Dorian Nakamoto thanks bitcoin users for donations after Newsweek flub

The California man who claims he was wrongfully identified as the founder of bitcoin now says that bitcoin users have given him the equivalent of $23,000 for all his trouble.

Dorian Satoshi Nakamoto appeared in a short YouTube video Tuesday, thanking users of the cryptocurrency who have given him money and supported him through the media firestorm that began earlier this year.

Nakamoto was the subject of an extensive Newsweek piece in which the magazine purported to identify the inventor of the mysterious currency that, according to some prospectors, is on track to becoming a legitimate part of the international economy.


Drones on demand using Gofor

Gofor provides drones on demand. Using our mobile app, you can task a drone to complete a variety of helpful tasks. “Uber for drones”. http://gofordrones.com

San Francisco, Cali — April 6th 2014 - Gofor, a Bay Area startup, announces the launch its new mobile app of the same name, created to provide drones on demand. “Like Uber for Drones”, Gofor enables users to task drones to help them with a variety of tasks.

The consumer drone market has exploded over the last couple years. Unfortunately, the most exciting technologies are typically reserved for the military; consumer drones meanwhile mostly resemble child’s toys and RC helicopters, capable of nothing more than novelty aerial imaging.

No longer.

Gofor is poised to take the consumer drone market to the next level. With a new fleet of drones on demand, Gofor will make this technology useful to the consumer — capable of providing users with a multitude of services.

Using the Gofor app, drones can be requested to perform one of five preset task assignments. From location scouting to home security, Gofor’s tasks are basic, but undeniably helpful. Users of apps like Uber or Lyft will be familiar with the map-based dispatch interface. Drones in the vicinity appear over the map, and an approximate ETA is shown depending on the requested task. Depending on the task, drones either operate autonomously or are flown by skilled operators.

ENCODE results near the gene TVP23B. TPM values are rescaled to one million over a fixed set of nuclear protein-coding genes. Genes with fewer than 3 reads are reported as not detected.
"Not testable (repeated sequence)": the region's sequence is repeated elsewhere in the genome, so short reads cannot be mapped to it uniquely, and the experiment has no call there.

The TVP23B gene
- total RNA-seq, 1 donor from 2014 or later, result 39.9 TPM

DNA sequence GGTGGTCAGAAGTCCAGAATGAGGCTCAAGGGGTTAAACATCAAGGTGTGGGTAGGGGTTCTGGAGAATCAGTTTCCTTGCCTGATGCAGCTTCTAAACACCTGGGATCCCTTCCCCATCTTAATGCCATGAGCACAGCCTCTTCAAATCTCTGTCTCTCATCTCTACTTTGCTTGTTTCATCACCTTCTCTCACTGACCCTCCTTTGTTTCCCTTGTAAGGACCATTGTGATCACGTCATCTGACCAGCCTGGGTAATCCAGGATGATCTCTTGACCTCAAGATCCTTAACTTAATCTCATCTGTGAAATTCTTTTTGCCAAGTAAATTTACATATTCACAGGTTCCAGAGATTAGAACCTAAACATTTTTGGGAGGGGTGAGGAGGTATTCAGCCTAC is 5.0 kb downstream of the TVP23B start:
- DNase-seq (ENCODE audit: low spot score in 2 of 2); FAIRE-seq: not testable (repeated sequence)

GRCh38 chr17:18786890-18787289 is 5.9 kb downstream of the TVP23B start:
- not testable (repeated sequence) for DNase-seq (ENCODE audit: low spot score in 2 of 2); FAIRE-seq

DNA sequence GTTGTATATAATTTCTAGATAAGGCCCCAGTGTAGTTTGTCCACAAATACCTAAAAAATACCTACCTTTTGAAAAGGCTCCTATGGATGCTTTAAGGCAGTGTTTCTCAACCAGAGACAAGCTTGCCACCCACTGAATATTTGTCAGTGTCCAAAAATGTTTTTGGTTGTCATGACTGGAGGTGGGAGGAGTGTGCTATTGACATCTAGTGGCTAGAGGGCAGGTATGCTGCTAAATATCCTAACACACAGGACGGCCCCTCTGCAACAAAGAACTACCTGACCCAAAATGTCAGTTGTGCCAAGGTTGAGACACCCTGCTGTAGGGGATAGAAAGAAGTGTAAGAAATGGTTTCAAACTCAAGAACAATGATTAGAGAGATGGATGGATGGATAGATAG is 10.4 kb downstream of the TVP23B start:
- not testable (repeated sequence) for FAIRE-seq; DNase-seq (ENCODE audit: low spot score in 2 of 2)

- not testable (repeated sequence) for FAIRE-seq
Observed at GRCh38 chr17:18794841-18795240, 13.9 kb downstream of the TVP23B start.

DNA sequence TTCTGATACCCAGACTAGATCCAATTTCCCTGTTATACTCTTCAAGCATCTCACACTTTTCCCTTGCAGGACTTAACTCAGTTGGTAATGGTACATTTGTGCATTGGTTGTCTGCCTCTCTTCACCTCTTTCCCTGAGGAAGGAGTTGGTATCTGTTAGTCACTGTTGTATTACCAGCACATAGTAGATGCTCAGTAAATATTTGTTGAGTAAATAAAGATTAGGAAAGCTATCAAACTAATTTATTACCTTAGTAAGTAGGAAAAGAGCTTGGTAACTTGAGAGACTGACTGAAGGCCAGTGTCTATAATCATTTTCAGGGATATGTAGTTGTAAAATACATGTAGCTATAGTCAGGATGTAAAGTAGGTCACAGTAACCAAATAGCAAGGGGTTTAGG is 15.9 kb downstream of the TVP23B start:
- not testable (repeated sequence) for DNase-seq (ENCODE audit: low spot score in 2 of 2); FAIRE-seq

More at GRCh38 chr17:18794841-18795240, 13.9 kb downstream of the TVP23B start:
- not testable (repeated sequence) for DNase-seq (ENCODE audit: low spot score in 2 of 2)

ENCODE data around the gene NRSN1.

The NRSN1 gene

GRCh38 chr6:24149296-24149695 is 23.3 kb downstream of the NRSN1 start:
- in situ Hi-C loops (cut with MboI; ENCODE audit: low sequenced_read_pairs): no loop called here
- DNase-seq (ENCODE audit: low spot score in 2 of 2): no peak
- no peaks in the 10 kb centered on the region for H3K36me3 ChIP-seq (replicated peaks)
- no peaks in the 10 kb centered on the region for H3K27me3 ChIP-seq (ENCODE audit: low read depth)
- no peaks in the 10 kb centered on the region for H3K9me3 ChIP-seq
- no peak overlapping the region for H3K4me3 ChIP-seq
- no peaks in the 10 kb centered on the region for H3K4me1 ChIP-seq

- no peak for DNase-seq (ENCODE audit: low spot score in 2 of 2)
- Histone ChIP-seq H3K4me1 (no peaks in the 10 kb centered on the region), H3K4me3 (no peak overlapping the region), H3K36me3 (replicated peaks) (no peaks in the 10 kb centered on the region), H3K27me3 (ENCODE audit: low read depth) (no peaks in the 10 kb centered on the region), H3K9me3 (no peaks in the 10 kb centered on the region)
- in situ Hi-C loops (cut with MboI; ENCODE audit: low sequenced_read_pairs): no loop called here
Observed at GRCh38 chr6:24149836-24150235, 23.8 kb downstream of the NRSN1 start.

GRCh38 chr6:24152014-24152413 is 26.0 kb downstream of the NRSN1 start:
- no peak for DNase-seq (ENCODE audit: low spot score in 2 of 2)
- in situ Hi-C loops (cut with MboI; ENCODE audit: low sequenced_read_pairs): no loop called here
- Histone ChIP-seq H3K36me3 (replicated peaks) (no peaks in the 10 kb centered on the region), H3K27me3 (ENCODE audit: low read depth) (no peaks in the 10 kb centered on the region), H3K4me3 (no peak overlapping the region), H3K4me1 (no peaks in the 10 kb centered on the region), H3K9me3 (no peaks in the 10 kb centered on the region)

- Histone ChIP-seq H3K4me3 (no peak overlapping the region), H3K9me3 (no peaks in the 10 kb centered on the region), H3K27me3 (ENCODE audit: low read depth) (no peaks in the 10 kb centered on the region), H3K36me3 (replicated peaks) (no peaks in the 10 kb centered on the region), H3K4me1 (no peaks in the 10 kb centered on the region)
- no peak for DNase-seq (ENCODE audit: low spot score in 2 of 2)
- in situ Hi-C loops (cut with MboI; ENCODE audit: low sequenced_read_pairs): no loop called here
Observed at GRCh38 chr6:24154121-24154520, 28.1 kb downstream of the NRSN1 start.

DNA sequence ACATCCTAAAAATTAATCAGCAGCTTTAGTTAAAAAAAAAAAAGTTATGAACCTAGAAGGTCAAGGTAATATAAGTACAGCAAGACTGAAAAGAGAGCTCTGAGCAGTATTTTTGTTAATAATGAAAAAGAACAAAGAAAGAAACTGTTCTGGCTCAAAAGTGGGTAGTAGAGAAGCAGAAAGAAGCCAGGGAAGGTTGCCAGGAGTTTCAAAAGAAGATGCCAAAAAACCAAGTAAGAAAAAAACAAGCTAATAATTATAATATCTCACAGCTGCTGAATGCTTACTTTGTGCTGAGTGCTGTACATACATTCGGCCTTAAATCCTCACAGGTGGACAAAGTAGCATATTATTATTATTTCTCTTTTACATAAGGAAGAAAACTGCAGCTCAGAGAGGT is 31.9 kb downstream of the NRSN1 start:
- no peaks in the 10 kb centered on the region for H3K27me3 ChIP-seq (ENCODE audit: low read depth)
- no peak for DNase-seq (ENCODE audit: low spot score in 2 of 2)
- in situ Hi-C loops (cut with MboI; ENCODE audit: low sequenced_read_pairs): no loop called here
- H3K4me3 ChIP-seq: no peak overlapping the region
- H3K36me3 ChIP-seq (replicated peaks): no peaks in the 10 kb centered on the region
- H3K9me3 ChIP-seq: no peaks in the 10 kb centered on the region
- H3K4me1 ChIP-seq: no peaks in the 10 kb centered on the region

Gofor adds an entirely new layer of service to the consumer drone market. The app will be available for all iOS devices, with Android to come early 2015. The initial release is limited to five cities in the US (SF being the only public test market).

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Photo 2013 © Sven Torfinn

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DNA-Based Nanocomputers Injected Into Live Cockroaches, Will Deliver Drugs Directly to Diseased Cells

It’s a computer – inside a cockroach. Nano-sized entities made of DNA that are able to perform the same kind of logic operations as a silicon-based computer have been introduced into a living animal.

The DNA computers – known as origami robots because they work by folding and unfolding strands of DNA – travel around the insect’s body and interact with each other, as well as the insect’s cells. When they uncurl, they can dispense drugs carried in their folds.

“DNA nanorobots could potentially carry out complex programs that could one day be used to diagnose or treat diseases with unprecedented sophistication,” says Daniel Levner, a bioengineer at the Wyss Institute at Harvard University.

Levner and his colleagues at Bar Ilan University in Ramat-Gan, Israel, made the nanobots by exploiting the binding properties of DNA. When it meets a certain kind of protein, DNA unravels into two complementary strands. By creating particular sequences, the strands can be made to unravel on contact with specific molecules – say, those on a diseased cell. When the molecule unravels, out drops the package wrapped inside.

…The team says the accuracy of delivery and control of the nanobots is equivalent to a computer system. “This is the first time that biological therapy has been able to match how a computer processor works,” says co-author Ido Bachelet of the Institute of Nanotechnology and Advanced Materials at Bar Ilan University. “Unlike electronic devices, which are suitable for our watches, our cars or phones, we can use these robots in life domains, like a living cockroach,” says Ángel Goñi Moreno of the National Center for Biotechnology in Madrid, Spain. “This opens the door for environmental or health applications.”

DNA has already been used for storing large amounts of information and circuits for amplifying chemical signals, but these applications are rudimentary compared with the potential benefits of the origami robots.

(via DNA nanobots deliver drugs in living cockroaches - health - 08 April 2014 - New Scientist)